The trio are investors in Senone, a £2.5 million venture put together by Ian Currie, a former director of Bolton Wanderers, with each thought to have contributed about £200,000 to the partnership, which has been lending to small business for more than a year and has given loans to more than a dozen different companies.
‘We lend to companies that can’t borrow from the banks. We put about £200,000 to £500,000 into businesses,’ Currie said. Adding that since its creation in late 2011, the partnership had been inundated with requests for finance, fielding 500 queries in the past year.
The partnership has 13 investors, including several partners in Seneca, Mr Currie’s investment firm and unlike many investments favoured by sports stars, such as film and property ventures, there are no tax advantages to the deal.
Currie said he had contacts in the sports world from his time at Bolton, enabling him to put together the stellar cast of investors. joking: ‘Clearly, with the money these guys have got, it’s not massive money for them.’
While Pietersen and Rooney are relative newcomers to the world of small company financing, Theo Paphitis has a long background in backing small ventures.
The entrepreneur made his money turning around retailers including La Senza and Ryman and more recently he set up a lingerie firm, Boux Avenue, and bought high street hardware chain Robert Dyas in July last year. Earlier this year he said he would be stepping down from his role on Dragons’ Den to focus on his growing business
Senone has put money into printing firms, one petrol forecourt business, an interior design company and a luxury motorhomes business with Currie staring that the loans the partnership have granted have have saved about 200 jobs.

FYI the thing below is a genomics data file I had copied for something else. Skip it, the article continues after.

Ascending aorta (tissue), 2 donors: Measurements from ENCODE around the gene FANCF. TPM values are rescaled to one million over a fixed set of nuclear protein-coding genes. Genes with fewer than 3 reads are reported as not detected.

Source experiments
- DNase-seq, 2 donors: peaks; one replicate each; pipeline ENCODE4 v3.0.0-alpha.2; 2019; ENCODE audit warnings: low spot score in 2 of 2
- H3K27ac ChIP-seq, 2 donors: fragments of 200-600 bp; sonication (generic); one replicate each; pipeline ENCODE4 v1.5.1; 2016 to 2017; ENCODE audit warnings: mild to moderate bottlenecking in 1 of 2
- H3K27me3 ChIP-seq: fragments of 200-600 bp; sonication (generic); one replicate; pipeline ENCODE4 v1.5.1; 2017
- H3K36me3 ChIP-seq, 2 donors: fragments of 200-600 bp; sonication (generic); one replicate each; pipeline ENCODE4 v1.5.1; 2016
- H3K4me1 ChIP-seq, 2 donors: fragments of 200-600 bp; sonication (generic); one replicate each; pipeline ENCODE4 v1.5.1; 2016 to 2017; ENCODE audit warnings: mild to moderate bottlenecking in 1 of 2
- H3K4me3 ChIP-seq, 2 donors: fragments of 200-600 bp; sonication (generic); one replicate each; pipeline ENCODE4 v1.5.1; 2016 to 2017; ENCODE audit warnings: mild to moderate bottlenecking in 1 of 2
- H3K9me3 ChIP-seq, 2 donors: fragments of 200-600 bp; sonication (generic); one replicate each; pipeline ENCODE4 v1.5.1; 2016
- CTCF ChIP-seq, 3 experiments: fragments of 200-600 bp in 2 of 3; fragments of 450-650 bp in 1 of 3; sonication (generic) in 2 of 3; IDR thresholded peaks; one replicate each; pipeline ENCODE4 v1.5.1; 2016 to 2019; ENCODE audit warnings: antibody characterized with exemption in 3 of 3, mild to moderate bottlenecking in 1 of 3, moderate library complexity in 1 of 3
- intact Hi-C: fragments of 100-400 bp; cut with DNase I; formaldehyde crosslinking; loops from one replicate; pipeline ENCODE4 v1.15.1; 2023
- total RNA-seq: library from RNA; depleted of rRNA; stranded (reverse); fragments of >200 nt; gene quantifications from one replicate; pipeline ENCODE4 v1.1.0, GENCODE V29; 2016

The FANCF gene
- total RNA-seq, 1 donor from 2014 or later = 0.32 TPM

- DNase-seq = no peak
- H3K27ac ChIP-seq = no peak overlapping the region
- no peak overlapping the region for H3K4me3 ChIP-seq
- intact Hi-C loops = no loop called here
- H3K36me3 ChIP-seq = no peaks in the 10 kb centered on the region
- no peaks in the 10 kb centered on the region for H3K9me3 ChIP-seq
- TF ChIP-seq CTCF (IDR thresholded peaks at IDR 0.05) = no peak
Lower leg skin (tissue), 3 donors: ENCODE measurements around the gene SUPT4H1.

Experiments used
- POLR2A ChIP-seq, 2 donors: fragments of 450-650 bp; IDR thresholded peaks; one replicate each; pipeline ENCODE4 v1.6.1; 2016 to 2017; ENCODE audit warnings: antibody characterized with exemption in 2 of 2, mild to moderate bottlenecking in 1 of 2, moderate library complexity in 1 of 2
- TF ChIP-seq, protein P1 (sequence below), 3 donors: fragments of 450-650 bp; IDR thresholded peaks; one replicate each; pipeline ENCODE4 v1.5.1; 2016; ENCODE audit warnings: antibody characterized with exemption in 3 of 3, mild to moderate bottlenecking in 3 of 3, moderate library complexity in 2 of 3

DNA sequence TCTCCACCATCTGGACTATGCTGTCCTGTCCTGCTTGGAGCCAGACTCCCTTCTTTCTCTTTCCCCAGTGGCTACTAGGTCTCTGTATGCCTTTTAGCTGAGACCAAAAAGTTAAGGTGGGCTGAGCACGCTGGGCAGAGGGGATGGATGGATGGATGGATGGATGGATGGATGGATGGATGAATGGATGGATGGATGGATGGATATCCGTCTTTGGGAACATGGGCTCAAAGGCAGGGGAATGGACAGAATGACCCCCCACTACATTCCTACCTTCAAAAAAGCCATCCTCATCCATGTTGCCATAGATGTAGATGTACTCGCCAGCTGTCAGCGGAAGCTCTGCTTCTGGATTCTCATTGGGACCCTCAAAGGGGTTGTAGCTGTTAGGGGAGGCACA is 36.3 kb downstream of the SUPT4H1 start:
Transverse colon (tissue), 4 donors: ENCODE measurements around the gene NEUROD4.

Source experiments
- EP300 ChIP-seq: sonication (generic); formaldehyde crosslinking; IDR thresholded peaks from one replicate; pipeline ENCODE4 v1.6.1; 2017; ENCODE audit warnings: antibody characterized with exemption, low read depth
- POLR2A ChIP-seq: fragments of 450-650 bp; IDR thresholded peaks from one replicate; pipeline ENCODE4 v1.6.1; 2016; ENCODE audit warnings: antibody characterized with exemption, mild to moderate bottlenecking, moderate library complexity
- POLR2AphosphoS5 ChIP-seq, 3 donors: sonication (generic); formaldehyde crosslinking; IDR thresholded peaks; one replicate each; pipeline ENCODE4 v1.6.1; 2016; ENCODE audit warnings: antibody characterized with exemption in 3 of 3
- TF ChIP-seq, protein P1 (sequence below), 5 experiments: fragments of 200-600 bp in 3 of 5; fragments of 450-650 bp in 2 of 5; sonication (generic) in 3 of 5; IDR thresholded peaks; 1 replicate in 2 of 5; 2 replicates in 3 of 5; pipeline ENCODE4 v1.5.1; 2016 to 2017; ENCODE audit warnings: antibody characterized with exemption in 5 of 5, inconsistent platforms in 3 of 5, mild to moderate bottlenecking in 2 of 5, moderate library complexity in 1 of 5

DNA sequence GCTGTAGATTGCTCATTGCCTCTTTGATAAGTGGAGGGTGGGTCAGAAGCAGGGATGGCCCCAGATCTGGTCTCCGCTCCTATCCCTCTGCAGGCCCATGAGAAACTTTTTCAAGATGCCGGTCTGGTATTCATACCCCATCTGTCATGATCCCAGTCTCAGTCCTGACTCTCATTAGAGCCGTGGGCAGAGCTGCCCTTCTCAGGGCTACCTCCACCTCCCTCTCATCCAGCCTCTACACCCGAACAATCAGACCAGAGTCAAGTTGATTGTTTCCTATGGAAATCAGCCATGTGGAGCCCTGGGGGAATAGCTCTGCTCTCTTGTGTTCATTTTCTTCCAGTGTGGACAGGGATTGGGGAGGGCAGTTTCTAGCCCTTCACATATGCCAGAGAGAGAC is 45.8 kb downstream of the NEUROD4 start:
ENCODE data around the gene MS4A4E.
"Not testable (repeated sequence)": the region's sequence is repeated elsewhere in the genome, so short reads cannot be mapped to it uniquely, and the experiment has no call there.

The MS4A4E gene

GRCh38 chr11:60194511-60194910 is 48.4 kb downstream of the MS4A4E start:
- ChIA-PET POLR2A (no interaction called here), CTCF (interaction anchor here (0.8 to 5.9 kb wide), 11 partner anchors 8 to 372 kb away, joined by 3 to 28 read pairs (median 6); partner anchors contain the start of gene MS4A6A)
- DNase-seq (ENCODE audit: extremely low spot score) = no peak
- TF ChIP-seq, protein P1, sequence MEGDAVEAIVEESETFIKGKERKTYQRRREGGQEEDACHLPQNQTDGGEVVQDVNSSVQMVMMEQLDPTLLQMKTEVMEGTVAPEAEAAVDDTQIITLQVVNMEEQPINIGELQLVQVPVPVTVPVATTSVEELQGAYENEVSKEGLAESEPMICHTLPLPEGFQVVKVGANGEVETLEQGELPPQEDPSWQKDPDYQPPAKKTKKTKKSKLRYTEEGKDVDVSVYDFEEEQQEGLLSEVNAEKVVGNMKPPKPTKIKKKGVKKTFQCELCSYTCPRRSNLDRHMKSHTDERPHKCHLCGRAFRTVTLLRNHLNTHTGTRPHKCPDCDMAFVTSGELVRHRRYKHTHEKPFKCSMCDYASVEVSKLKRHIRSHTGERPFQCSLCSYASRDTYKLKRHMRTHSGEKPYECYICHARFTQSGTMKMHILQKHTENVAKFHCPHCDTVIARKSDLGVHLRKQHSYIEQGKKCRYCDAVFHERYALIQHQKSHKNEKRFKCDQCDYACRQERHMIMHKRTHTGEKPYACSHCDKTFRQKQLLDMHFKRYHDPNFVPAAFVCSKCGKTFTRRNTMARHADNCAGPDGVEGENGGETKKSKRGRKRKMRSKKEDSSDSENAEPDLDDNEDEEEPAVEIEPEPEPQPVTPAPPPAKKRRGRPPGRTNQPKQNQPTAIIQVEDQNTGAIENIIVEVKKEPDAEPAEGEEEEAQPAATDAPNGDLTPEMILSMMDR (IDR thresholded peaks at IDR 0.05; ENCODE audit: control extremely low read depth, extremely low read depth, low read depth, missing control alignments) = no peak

The funding venture has been so successful that Currie is considering starting a bank. He said that the Senone partnership was set up as a turnaround fund to rescue struggling companies, but the demand has been so strong from companies simply unable to obtain conventional bank loans that he is now hoping to start a proper bank focused on the North of England. It would take deposits from individuals and lend to small companies. He said he is aiming to raise £20 million to get the project off the ground.
Proving why their offering was so essential to UK SMEs unable to obtain traditional finance Currie highlighted one recent deal where a company they lent to got a big contract, and couldn’t get funds to honour it, but Senone provided the funding to fulfil the contractual obligations which proved very profitable to the company.
The Senone partnership is not technically a bank because it does not take deposits. Anyone can lend to small companies, but anyone taking deposits must have approval from regulators, however the Government is trying to encourage the launch of new banks, announcing changes last week that would make it easier for companies to enter the market.